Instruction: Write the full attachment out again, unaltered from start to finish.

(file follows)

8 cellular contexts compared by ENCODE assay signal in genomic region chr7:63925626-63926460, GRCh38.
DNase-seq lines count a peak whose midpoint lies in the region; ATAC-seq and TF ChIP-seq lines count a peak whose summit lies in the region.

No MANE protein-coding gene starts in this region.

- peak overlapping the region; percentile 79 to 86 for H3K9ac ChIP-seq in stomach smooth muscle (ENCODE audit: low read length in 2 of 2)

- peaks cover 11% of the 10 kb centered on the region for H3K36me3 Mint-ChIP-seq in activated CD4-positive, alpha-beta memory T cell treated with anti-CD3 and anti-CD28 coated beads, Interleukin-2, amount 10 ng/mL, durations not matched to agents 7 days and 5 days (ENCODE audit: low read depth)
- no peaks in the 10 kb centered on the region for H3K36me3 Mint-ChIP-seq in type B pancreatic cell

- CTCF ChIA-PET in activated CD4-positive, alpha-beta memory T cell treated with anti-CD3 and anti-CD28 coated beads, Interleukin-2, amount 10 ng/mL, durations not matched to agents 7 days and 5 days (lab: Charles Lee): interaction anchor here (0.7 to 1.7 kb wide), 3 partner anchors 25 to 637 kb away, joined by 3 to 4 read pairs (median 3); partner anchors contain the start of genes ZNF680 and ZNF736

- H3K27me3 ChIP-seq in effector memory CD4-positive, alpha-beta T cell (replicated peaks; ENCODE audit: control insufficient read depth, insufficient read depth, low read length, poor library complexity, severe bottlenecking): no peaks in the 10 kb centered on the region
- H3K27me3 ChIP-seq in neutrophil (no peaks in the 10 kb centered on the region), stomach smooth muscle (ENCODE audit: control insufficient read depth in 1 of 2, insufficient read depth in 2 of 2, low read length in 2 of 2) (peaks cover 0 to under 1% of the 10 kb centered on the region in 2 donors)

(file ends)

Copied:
8 cellular contexts compared by ENCODE assay signal in genomic region chr7:63925626-63926460, GRCh38.
DNase-seq lines count a peak whose midpoint lies in the region; ATAC-seq and TF ChIP-seq lines count a peak whose summit lies in the region.

No MANE protein-coding gene starts in this region.

- peak overlapping the region; percentile 79 to 86 for H3K9ac ChIP-seq in stomach smooth muscle (ENCODE audit: low read length in 2 of 2)

- peaks cover 11% of the 10 kb centered on the region for H3K36me3 Mint-ChIP-seq in activated CD4-positive, alpha-beta memory T cell treated with anti-CD3 and anti-CD28 coated beads, Interleukin-2, amount 10 ng/mL, durations not matched to agents 7 days and 5 days (ENCODE audit: low read depth)
- no peaks in the 10 kb centered on the region for H3K36me3 Mint-ChIP-seq in type B pancreatic cell

- CTCF ChIA-PET in activated CD4-positive, alpha-beta memory T cell treated with anti-CD3 and anti-CD28 coated beads, Interleukin-2, amount 10 ng/mL, durations not matched to agents 7 days and 5 days (lab: Charles Lee): interaction anchor here (0.7 to 1.7 kb wide), 3 partner anchors 25 to 637 kb away, joined by 3 to 4 read pairs (median 3); partner anchors contain the start of genes ZNF680 and ZNF736

- H3K27me3 ChIP-seq in effector memory CD4-positive, alpha-beta T cell (replicated peaks; ENCODE audit: control insufficient read depth, insufficient read depth, low read length, poor library complexity, severe bottlenecking): no peaks in the 10 kb centered on the region
- H3K27me3 ChIP-seq in neutrophil (no peaks in the 10 kb centered on the region), stomach smooth muscle (ENCODE audit: control insufficient read depth in 1 of 2, insufficient read depth in 2 of 2, low read length in 2 of 2) (peaks cover 0 to under 1% of the 10 kb centered on the region in 2 donors)